Following hot on the heels of last week’s horrifying rumors that the 20-volume edition of The Oxford English Dictionary would soon cease to be published in print form come the official denials. This quote appeared in The New Yorker: “Anna Baldwin, an [Oxford University Press] spokesperson, immediately denied that possibility, reassuring anxious logophiles that ‘no decision has yet been made.’ Baldwin added that the ‘demand for online resources is growing but large numbers of people continue to buy dictionaries in printed form.’”
I certainly rank among those folk who like to have a printed dictionary at hand. In fact, I have half a dozen standard dictionaries in book form on top of my desk, as well as a Webster’s Biographical Dictionary (published in 1943) that I inherited from my paternal grandfather. All of these come in handy as I write and edit, and I can’t imagine relying solely on online resources. (After all, my computer isn’t on 24 hours a day.) They also provide great rewards in moments of idle curiosity; not so occasionally, I read on past whatever word I was looking up, hoping to discover other terms that I’ve never come across before.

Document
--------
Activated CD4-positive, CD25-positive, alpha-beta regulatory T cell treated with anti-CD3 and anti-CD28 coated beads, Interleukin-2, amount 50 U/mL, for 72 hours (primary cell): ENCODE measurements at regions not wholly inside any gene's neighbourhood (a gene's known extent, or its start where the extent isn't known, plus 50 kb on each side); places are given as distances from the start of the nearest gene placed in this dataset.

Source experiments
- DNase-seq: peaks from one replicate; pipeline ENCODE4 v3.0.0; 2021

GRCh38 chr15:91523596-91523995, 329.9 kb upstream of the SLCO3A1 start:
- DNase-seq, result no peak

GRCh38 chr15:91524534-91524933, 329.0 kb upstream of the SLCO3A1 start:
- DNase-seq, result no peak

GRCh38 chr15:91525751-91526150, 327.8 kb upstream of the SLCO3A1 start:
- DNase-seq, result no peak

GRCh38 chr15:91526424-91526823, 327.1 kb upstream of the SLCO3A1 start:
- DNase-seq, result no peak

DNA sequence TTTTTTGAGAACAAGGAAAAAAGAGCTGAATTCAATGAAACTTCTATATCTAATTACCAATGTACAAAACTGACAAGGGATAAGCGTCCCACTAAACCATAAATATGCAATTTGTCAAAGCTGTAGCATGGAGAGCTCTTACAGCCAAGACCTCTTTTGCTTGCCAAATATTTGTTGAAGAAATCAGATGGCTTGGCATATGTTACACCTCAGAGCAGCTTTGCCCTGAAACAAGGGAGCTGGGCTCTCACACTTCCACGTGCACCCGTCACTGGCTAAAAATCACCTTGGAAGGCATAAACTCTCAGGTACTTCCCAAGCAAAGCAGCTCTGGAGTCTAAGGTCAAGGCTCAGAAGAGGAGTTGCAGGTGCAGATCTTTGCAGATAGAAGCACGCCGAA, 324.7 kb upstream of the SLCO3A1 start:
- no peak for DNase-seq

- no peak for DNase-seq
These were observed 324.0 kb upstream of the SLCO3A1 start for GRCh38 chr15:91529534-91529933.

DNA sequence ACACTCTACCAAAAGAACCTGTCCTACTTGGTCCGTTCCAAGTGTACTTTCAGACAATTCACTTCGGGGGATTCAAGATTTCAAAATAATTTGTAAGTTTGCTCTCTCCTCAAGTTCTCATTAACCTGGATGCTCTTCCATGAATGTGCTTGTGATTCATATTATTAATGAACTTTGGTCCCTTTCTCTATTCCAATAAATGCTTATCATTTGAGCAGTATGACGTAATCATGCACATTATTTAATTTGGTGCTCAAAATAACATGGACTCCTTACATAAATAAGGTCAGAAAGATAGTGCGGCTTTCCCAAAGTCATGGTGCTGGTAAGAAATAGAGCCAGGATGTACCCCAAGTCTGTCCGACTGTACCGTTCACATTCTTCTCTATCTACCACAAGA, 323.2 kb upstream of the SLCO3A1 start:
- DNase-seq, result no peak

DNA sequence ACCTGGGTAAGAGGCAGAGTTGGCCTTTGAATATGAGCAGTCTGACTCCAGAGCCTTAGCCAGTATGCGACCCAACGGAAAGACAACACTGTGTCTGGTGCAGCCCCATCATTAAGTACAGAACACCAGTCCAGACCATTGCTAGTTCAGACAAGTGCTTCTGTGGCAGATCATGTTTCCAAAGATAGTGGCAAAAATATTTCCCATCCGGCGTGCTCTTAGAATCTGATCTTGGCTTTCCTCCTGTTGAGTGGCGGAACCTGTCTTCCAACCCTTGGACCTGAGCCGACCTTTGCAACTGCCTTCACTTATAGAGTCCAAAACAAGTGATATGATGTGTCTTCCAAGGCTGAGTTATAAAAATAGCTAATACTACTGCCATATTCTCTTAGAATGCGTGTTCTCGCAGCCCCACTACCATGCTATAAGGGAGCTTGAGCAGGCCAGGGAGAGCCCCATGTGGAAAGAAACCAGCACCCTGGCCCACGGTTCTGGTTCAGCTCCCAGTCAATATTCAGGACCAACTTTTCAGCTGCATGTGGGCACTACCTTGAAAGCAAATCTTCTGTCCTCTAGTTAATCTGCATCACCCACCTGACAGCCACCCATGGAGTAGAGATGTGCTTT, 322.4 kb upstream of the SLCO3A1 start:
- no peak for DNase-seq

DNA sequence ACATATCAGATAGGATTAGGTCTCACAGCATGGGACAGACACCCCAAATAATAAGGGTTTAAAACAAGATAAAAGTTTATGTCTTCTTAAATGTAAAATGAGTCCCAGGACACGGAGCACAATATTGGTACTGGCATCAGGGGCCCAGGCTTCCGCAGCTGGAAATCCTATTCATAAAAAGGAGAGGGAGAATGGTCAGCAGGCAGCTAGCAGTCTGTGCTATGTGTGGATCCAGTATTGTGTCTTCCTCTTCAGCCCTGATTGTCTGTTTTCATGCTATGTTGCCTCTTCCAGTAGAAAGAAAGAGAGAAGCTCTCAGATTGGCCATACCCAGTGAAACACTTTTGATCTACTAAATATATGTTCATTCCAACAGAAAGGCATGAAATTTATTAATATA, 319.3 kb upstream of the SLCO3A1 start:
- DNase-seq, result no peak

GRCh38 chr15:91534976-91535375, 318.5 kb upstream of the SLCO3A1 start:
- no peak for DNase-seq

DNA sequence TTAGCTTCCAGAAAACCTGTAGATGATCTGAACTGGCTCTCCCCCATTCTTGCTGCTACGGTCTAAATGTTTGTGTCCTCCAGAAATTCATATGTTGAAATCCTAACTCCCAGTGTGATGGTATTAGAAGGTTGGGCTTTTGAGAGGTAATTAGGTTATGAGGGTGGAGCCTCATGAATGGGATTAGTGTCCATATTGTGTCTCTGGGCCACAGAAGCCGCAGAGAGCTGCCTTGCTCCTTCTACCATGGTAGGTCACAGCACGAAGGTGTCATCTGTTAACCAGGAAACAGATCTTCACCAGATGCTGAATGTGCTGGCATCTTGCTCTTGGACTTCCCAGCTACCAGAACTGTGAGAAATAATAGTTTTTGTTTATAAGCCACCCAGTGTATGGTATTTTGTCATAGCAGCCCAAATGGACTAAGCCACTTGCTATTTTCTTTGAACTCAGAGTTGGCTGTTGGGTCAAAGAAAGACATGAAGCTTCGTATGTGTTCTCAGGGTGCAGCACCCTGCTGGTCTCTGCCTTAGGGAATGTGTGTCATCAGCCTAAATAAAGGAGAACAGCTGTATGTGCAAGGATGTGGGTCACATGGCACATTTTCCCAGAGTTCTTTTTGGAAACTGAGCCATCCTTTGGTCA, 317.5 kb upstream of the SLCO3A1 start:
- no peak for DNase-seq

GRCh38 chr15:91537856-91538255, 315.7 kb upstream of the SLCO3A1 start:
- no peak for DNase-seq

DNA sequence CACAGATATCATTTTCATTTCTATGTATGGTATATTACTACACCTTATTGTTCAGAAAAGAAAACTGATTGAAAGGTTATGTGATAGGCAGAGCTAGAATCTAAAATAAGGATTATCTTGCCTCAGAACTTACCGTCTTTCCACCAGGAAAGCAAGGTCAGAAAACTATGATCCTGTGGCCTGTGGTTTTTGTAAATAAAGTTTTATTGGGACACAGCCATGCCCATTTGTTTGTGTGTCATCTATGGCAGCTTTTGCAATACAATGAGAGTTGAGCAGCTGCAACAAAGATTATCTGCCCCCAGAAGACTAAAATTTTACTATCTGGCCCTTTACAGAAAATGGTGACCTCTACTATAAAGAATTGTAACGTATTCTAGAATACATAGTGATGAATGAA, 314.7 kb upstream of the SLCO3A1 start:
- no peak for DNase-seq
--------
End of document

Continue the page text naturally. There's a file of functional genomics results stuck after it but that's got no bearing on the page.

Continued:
However, I do turn now and then to online reference sites--especially when I’m trying to decipher slang terms, foreign or domestic.
Which isn’t to say that I have yet parted with $995 to pick up a full set of The Oxford English Dictionary. Right now, it’s all I can do to find room for my multitude of individual works, much less sets of books. But maybe someday, if the OED remains in print ...